Amid rising concerns about the risk of a prolonged disruption in Libyan oil exports, crude-oil inventories in Europe and elsewhere warrant close scrutiny from market participants, reports the U.S. Energy Information Administration (EIA).

The loss of Libyan crude oil supply will likely be partly offset by two factors: on the supply side, higher exports from Saudi Arabia and other producers; on the demand front, a temporary reduction in Asian consumption following the devastating earthquake and tsunami in Japan. Even so, the loss of Libyan supply is likely to draw down European stocks, at least temporarily, given the expected lag in alternative supplies, EIA says.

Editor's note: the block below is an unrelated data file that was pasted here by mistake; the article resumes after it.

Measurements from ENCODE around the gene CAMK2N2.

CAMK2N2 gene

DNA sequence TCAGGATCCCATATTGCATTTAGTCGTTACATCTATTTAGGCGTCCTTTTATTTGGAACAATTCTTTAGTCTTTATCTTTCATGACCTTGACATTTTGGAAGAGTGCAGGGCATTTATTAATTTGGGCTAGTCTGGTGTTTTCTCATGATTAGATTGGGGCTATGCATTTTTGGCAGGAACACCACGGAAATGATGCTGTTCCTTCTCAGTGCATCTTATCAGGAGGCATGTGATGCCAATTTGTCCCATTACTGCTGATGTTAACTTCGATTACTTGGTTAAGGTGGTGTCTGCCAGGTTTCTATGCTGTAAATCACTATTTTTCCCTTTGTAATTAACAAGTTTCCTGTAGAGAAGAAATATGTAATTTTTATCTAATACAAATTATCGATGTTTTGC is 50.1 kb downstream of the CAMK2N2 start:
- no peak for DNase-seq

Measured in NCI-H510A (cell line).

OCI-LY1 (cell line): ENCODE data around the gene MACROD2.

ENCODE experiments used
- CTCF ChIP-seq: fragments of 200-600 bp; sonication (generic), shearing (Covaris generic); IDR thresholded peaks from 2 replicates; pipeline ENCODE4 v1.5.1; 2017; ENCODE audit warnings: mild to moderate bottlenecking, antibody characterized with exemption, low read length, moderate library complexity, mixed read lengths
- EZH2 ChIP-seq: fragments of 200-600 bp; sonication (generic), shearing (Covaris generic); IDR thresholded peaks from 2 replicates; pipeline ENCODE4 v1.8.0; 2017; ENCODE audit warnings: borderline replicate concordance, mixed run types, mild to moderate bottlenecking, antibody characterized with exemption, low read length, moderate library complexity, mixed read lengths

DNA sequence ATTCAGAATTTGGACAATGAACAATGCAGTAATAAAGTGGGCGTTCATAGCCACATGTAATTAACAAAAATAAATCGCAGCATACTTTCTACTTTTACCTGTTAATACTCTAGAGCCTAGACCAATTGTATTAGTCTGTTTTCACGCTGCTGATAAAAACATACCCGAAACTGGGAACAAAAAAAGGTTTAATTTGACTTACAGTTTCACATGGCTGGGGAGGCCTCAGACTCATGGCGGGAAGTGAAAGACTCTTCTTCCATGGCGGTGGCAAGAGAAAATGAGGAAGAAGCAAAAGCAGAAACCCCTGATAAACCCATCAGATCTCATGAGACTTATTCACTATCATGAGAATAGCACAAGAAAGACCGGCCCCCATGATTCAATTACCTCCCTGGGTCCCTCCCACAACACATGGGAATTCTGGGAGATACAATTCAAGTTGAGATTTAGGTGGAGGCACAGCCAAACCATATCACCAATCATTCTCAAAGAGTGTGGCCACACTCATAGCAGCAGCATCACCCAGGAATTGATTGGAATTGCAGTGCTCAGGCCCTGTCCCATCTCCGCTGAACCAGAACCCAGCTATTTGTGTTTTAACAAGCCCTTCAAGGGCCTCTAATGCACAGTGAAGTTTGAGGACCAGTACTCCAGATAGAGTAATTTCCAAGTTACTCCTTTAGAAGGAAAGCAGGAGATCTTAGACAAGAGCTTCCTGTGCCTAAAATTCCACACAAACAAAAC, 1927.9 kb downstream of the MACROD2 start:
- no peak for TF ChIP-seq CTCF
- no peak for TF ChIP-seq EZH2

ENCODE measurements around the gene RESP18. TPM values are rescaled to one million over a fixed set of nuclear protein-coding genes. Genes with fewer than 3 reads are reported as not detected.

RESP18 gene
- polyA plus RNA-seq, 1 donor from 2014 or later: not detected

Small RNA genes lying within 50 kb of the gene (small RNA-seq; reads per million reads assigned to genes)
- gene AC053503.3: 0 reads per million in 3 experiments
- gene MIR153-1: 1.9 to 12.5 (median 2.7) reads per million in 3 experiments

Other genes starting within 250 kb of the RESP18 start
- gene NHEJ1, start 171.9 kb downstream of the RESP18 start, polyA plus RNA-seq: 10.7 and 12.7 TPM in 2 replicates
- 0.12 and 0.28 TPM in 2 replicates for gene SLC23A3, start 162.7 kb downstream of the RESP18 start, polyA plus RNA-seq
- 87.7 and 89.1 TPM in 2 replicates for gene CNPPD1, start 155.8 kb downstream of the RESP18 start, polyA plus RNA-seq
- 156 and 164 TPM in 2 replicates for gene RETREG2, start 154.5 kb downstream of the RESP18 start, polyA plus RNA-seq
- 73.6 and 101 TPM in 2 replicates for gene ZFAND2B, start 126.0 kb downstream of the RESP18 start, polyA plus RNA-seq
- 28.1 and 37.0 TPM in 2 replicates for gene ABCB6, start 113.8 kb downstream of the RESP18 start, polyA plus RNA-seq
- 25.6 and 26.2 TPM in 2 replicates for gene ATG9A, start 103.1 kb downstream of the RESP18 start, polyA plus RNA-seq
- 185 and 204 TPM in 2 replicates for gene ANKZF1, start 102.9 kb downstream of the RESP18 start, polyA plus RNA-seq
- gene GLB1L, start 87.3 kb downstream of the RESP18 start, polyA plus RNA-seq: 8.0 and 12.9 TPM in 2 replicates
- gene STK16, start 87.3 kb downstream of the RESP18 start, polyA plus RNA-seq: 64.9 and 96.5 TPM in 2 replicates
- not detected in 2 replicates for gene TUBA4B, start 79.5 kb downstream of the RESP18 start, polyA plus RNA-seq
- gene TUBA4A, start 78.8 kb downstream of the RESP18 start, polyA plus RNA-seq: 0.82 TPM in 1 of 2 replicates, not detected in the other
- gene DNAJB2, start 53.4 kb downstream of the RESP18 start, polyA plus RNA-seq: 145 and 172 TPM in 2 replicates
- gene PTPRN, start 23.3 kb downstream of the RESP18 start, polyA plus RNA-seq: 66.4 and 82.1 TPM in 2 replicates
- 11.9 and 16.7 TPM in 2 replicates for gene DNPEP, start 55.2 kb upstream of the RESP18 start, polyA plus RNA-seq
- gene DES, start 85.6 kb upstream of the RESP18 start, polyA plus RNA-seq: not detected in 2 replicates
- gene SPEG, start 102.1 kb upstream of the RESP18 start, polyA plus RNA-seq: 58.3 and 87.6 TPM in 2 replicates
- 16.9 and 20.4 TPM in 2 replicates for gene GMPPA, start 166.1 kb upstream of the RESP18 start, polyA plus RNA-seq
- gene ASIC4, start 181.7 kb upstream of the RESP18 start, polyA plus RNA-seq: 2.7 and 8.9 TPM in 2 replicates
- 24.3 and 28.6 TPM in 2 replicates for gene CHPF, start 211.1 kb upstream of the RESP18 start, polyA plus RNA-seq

For the week ending March 14, the average price at retail for a gallon of regular in the U.S. was up almost 5¢ from the week before settling at $3.57/gal., or 78¢ higher than the year-ago price. Meanwhile, the average U.S. retail price for a gallon of diesel fuel was $3.91, up from $3.87 the week before but 99¢ higher than a year ago.